When you apply for a credit card, new apartment, mortgage, or car loan, lenders will likely look at 1 of 2 things — your credit score or your credit report. Both are important to the lender for them to assess the likelihood that you’ll pay them back.
Oftentimes these terms are often used interchangeably, but this isn’t exactly correct. One is a detailed record of your past credit use and the other weighs certain factors to show your current creditworthiness.
We’ll help you understand the differences between the 2, tell you how each is used, and show you how to keep tabs on both.
What Is a Credit Score?
Your credit score is a 3-digit number that shows your creditworthiness at a certain point in time. Credit card companies, mortgage lenders, future employers, and even utility providers may look at your credit score to get a quick indication of your current financial health.
The higher your credit score, the more likely a lender is to approve you for a loan and give you favorable terms. Think of your credit score as a grade that you get periodically based on certain factors like payment record and credit utilization. We’ll go into all of these factors below.
Bottom Line: A credit score is a number that indicates your current likelihood to pay a loan back.
Who Makes Your Credit Score and How Many Exist
There are 3 major credit bureaus (Experian, TransUnion, and Equifax), that create credit reports. This information is then used by numerous other methods to create a credit score. The most widely used credit score is the FICO Score, but other types of credit scores, like VantageScore and credit scores specific to insurance companies, also exist.
You will definitely have more than 1 credit score at a time. This happens because companies can create their own credit score for you by weighing factors from your credit report differently. Also, some lenders report to all 3 major credit agencies, but others report to only 1 or 2, so the information used to determine your score might not even be the same.
Since FICO is the most common, we’ll start here by discussing how the scoring works and what factors go into it.
Your FICO Score is made up of 5 things that are weighted in terms of importance to potential lenders. These items come directly from your credit report and include:
- Payment history (35%)
- Utilization (30%)
- Length of credit history (15%)
- Credit mix (10%)
- New credit (10%)
FICO Scoring Range:
- Exceptional: 800-850
- Very Good: 740-799
- Good: 670-739
- Fair: 580-669
- Poor: 300-579
A good or exceptional credit score can help you get the lowest interest rates, the best terms for credit cards or loans, and access to cards that have the most lucrative credit card rewards programs.
If you fall into the fair or poor credit range, you may be required to open a credit card secured by collateral, be hit with higher interest rates, or find it difficult to convince lenders to lend you money at all.
Hot Tip: If you have fair or poor credit, there are ways to improve your credit score.
The VantageScore is a credit score jointly developed by the 3 major credit bureaus. It can take less time to establish a VantageScore than a FICO Score since VantageScore can produce a score with just a month or 2 of a consumer opening a credit account while FICO Scores require 6 months of credit history.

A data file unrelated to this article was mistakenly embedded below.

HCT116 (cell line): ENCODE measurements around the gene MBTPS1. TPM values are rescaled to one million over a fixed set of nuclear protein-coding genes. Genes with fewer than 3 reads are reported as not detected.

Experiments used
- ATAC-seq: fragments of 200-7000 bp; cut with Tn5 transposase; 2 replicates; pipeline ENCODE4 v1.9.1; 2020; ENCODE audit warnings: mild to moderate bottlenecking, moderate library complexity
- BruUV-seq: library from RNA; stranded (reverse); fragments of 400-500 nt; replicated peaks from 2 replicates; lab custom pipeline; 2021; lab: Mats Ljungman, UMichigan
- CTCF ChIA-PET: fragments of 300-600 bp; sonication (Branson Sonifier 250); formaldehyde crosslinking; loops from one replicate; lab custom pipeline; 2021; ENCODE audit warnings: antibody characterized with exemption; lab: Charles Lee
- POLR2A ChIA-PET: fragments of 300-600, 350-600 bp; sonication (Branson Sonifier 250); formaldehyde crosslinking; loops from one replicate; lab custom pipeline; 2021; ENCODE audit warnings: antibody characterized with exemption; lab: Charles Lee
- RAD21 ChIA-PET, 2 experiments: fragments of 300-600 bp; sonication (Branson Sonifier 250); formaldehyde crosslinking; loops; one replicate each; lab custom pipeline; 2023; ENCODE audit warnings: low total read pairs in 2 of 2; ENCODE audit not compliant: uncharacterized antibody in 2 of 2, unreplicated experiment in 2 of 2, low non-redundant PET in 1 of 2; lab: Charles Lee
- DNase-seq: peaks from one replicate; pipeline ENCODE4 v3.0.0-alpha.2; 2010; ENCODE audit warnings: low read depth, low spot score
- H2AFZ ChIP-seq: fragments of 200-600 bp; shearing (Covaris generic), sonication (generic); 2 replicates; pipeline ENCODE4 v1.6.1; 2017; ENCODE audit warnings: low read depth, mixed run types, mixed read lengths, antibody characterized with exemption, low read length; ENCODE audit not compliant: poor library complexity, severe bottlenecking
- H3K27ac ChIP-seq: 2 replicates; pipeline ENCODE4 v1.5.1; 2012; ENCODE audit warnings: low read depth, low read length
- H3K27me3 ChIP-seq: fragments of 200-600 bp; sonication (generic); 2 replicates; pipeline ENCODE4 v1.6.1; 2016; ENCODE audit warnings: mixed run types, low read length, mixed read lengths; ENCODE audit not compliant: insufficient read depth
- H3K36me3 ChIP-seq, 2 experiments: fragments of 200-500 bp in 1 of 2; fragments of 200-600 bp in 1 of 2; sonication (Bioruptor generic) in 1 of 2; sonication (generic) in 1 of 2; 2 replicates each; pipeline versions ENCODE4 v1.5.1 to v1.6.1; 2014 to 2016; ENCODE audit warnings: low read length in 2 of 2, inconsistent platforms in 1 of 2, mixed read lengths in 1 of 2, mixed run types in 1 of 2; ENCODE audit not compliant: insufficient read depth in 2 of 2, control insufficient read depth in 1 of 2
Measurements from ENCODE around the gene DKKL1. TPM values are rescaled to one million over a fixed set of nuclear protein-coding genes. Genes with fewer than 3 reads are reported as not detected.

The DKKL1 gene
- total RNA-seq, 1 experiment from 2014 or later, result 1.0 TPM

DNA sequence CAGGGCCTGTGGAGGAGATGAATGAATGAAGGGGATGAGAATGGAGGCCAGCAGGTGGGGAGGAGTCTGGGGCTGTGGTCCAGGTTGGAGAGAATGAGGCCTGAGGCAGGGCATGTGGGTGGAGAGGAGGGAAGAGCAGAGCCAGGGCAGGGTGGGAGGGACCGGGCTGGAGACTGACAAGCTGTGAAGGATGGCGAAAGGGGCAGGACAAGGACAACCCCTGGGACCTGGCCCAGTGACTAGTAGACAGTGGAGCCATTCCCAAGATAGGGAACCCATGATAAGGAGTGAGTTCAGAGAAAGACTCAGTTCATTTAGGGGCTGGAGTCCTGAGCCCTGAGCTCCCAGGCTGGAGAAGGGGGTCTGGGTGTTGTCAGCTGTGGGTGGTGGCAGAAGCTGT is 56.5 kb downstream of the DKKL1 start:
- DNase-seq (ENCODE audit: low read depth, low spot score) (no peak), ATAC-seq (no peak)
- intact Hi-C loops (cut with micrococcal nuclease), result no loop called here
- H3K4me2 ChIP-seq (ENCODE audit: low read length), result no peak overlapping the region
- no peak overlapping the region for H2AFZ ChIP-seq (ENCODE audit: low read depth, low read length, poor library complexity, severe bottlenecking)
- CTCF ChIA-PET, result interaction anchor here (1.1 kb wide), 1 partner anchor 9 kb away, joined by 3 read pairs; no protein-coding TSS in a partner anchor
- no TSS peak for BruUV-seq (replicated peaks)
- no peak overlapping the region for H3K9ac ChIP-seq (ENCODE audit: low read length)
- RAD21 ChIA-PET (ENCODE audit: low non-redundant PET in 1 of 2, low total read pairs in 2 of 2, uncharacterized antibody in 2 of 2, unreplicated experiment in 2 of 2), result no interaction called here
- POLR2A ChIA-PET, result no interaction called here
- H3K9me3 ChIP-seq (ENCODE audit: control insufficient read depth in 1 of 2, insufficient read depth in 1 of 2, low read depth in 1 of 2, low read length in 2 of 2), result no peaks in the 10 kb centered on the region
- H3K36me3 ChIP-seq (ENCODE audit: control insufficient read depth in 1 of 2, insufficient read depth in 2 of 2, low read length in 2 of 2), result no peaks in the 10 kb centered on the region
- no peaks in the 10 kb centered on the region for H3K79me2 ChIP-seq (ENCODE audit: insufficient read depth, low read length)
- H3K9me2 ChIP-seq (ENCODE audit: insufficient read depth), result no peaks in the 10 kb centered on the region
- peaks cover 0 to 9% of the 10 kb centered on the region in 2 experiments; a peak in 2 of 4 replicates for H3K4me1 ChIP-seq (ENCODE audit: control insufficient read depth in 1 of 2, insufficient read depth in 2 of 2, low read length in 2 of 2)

Your VantageScore is made up of the same general factors as a FICO Score, but are weighted a bit differently:
- Payment history (40%)
- Length of credit history and credit mix (21%)
- Utilization (20%)
- Balance (11%)
- New credit (5%)
- Available credit (3%)
This scoring model uses the same factors as a FICO Score, so if you have a good score on one, you’ll likely have a good score on the other.
- Excellent: 750-850
- Good: 700-749
- Fair: 650-699
- Poor: 600-649
- Bad: 300-599
Other Scoring Models
There are also versions of your credit score that are made for certain items, such as auto loans, mortgages, or insurance. The foundation of these versions is the same as the base of the other versions noted above, but they are fine-tuned based on industry-specific risk behaviors.
Experian, Equifax, and TransUnion each provide numerous FICO credit scores to lenders, and frequently offer updates to their models. Having these tailored types of scoring models helps lenders evaluate thousands of applications quickly and impartially.
Bottom Line: Credit scores can’t exist without credit reports since they are developed with the information found on credit reports.
If you’re interested in learning more about how you can work on improving each area of your score, be sure to look at our comprehensive guide to credit scores.
How You Can See Your Credit Score
If you plan on getting a new credit card or applying for a mortgage, it’s a good idea to know your credit score in advance to get an idea of how a lender might size you up. Besides, keeping an eye on your score lets you see any sudden drops that could alert you to an error or even identity theft.
Credit reports that you can request for free from the major credit card bureaus don’t typically contain your credit score, so you’ll have to access your score in different ways.
The most common ways are:
- Your Credit Card, Bank, or Loan Company — Many companies have started providing credit scores for their customers. It may be listed directly on your monthly statement or you can access it online by logging into your account. You may have to “opt-in” for this service, so be sure to look for it!
- Purchase Credit Scores — For a fee, you can purchase your credit score from each of the major credit bureaus or another provider, such as MyFICO.com.
- Use a Credit Score Service or Free Credit Scoring Site — Some sites provide a free credit score to users, such as Mint, Credit Karma, or Credit Sesame. These may require a monthly membership.